Skip to comments.Experts find new evidence in submarine mystery
Posted on 01/29/2013 7:04:46 AM PST by libstripper
Researchers say they may have the final clues needed to solve the mystery of the Confederate submarine H.L. Hunley, which never resurfaced after it became the first sub in history to sink an enemy warship, taking its eight-man crew to a watery grave.
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Hubby and I saw the Hunley on display. Just looking at that thing I knew those men had certain body parts made of steel.
Rebel Yell ping....
I was there last summer and had the same thought.
It’s striking how “modern” that design looks. Could easily be mistaken for a WW1 vessel, at least from the outside.
I often wonder if a fleet of these would have made a difference in the outcome of the war. It could have caused some expensive losses for the Union if the Confederacy was able to take out large warships at will.
These Men were not suicide bombers. They had a plan to get out alive. It just didn’t work. They knew the risks.
I totally agree. Especially since the skipper and I share the same last name.
I read somewhere about a Union “torpedo boat” attack against the Confederate ironclad Albermarle, secured behind a floating log barrier.
An officer named Cushing took a steam launch armed with one of those spar torpedoes (14 feet long) up the river and attacked. Cushing stood on the bow with the lanyard in his teeth as his left and right hands held reins he pulled to tell the coxwain to go left or right - afraid his voice would carry.
The log barrier was slimy from being in the water and the launch rode over it and got close enough to detonate the bomb. The explosion sank the ironclad as well as the launch.
All were captured except Cushing who stole a skiff and floated back down the river, barely alive. Talk about men who clanked when they walked.
Since then, one vision of a hero I have is a guy standing on the bow of a wooden boat attacking an ironclad in the middle of the night, with a detonating lanyard gripped in his teeth and only 14 feet away from high explosives.
There was a movie chronicling the Hunley a few years back that starred Donald Sutherland” http://www.imdb.com/title/tt0162897 Not a great movie but a decent depiction of the planning, construction, testing, and execution of this experimental sub.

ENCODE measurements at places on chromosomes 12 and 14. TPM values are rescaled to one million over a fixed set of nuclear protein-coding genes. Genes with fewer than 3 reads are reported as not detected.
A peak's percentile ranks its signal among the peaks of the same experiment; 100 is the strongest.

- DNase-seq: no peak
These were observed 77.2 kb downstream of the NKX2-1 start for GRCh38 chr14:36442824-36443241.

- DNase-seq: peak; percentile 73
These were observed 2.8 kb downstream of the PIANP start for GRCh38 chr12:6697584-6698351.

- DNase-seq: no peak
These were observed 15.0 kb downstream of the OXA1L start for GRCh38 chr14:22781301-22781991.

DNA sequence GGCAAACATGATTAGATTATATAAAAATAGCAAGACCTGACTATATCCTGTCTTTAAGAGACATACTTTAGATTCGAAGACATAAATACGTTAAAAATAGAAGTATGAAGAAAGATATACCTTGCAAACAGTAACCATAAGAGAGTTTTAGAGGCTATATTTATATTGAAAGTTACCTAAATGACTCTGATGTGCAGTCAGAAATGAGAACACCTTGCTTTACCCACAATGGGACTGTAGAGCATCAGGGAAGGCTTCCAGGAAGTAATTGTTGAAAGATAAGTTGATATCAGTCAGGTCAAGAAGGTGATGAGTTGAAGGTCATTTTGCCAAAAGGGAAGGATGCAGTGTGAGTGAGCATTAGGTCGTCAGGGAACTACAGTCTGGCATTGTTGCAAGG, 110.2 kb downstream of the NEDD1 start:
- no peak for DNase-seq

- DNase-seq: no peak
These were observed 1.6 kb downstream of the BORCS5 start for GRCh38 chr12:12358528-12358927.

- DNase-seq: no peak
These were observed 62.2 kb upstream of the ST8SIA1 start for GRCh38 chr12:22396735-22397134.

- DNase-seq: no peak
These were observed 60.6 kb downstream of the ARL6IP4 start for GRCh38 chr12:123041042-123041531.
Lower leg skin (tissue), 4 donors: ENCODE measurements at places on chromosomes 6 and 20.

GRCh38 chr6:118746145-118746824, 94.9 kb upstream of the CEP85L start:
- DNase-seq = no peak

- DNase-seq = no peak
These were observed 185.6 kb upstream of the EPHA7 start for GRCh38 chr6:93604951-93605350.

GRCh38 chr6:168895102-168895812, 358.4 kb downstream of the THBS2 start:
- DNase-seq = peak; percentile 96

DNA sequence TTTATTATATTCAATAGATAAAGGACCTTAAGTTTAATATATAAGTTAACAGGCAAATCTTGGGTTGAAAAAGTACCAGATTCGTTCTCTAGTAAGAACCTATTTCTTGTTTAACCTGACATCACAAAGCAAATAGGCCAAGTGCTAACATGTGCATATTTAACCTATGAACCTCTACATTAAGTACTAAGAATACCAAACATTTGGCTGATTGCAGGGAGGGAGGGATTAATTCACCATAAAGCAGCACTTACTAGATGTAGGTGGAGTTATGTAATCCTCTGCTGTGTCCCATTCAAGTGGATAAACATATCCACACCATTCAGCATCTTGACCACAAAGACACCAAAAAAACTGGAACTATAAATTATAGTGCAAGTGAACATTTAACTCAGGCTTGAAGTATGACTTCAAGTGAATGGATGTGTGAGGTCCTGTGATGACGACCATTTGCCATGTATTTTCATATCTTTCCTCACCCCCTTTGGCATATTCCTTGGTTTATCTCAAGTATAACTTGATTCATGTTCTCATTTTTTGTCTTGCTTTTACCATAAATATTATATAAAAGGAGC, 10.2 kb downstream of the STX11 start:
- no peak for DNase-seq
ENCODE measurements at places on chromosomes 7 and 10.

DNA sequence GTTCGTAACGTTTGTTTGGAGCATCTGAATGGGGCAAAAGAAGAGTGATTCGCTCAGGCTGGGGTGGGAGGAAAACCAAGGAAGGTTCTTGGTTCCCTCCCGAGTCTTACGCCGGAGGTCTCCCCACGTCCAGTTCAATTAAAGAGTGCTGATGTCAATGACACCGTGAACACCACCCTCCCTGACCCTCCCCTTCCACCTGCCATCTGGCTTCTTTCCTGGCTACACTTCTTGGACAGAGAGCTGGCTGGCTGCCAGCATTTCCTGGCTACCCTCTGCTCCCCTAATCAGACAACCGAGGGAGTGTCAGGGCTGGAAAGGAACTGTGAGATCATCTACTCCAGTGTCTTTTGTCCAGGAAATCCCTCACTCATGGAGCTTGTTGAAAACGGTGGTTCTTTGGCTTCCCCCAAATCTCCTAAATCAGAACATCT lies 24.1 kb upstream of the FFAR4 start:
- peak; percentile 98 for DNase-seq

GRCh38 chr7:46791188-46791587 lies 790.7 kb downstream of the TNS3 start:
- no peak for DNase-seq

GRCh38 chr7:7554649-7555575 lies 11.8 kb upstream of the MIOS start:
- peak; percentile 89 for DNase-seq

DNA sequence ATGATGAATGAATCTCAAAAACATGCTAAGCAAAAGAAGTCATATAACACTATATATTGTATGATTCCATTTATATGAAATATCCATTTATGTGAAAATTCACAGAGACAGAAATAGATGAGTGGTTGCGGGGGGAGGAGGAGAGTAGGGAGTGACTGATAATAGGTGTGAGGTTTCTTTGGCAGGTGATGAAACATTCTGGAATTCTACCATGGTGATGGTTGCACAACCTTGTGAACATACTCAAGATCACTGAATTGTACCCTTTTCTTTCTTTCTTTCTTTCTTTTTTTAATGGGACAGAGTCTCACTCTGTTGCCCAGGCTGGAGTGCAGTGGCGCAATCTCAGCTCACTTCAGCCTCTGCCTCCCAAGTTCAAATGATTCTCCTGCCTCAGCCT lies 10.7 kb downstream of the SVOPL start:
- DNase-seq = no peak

It had to take tremendous courage to close the lid and submerge in that thing knowing that people died in the test runs.
IIRC it was moved by currents and later hurricanes. The fear was that later hurricanes would possibly beach it.
Wouldn’t the front end show significant damage from the explosion? From the pictures I’ve seen that doesn’t really show up.
The Hunley did not sink immediately. They were able to light a signal lantern to tell people waiting on the shore that the attack had been successful.
The theory is that the sub was damaged enough though that it eventually sank on the return attempt.
While the concussion from the blast was probably quite big, the crew would not have known how bad the damage to the sub was from the inside.
Kind of a metaphor for the whole Southern’’cause’’.
I had heard that H.G. Wells “predicted” atomic weaponry in THE WORLD SET FREE. This was hard to find, but I got a hold of it and read it. He actually did make such a prediction, or extrapolation, from his knowledge of Rutherford’s experiments with radioactivity. The thing is, he got it hilariously wrong. Of course the very essence of a nuclear explosion is its instantaneity, but as he imagined it, it was very slow to develop, even though inexorable.
He describes a deployment where a bombadier takes a large pot or jug and pulls a cork from it WITH HIS TEETH, and tosses it out of his cockpit. After it lands it develops into a sort of volcano. Wells’ description of this development, if taken out of context, is very suggestive of a mushroom cloud, so even as he was wrong, he was right.
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